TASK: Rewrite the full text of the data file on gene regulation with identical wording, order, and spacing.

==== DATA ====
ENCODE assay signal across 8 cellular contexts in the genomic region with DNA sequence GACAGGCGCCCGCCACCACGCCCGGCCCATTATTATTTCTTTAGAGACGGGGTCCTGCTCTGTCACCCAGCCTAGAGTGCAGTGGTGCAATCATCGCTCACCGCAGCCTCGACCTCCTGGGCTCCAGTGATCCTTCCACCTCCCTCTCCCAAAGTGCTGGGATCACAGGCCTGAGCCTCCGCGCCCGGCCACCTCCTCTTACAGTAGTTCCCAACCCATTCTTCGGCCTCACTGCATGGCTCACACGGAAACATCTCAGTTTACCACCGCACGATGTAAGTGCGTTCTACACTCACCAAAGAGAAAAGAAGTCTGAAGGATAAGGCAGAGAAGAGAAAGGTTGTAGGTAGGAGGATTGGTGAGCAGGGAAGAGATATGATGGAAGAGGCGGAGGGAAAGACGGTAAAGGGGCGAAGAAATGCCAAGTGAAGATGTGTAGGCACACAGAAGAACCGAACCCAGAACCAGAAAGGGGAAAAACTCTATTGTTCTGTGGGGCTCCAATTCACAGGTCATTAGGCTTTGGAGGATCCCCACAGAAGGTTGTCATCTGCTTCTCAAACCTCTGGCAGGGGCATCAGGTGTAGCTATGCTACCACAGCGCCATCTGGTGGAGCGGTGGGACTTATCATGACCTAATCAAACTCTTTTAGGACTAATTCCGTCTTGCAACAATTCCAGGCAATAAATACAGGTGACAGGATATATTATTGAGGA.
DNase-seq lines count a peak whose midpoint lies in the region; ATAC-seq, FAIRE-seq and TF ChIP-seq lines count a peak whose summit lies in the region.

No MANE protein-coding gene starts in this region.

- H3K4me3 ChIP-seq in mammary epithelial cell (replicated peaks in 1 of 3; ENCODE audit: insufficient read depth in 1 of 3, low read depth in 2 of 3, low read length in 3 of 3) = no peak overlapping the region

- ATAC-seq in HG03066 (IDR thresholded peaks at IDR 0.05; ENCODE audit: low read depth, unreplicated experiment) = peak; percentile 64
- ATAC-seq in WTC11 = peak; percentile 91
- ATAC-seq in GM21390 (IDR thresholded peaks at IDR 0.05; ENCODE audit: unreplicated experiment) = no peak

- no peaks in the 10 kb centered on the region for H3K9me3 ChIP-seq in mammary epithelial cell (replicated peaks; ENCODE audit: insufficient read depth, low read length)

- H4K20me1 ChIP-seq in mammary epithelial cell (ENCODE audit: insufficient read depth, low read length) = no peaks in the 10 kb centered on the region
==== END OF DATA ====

ENCODE assay signal across 8 cellular contexts in the genomic region with DNA sequence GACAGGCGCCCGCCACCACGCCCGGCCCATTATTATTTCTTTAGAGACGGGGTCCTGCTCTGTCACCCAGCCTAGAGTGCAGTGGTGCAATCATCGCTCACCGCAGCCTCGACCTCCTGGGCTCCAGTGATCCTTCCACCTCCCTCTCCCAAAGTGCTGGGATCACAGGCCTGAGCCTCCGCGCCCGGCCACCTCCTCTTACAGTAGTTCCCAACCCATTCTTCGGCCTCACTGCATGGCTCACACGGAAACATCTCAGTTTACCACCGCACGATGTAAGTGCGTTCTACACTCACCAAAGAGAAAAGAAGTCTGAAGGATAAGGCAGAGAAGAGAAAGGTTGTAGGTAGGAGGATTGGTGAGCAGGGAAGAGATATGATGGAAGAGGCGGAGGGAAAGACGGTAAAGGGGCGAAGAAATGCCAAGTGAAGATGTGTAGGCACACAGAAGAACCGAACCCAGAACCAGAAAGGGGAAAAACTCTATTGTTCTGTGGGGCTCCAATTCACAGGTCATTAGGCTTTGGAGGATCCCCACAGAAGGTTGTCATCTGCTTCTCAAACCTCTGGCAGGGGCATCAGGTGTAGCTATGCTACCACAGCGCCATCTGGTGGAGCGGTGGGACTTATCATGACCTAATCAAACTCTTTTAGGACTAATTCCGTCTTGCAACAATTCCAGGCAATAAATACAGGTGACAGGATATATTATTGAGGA.
DNase-seq lines count a peak whose midpoint lies in the region; ATAC-seq, FAIRE-seq and TF ChIP-seq lines count a peak whose summit lies in the region.

No MANE protein-coding gene starts in this region.

- H3K4me3 ChIP-seq in mammary epithelial cell (replicated peaks in 1 of 3; ENCODE audit: insufficient read depth in 1 of 3, low read depth in 2 of 3, low read length in 3 of 3) = no peak overlapping the region

- ATAC-seq in HG03066 (IDR thresholded peaks at IDR 0.05; ENCODE audit: low read depth, unreplicated experiment) = peak; percentile 64
- ATAC-seq in WTC11 = peak; percentile 91
- ATAC-seq in GM21390 (IDR thresholded peaks at IDR 0.05; ENCODE audit: unreplicated experiment) = no peak

- no peaks in the 10 kb centered on the region for H3K9me3 ChIP-seq in mammary epithelial cell (replicated peaks; ENCODE audit: insufficient read depth, low read length)

- H4K20me1 ChIP-seq in mammary epithelial cell (ENCODE audit: insufficient read depth, low read length) = no peaks in the 10 kb centered on the region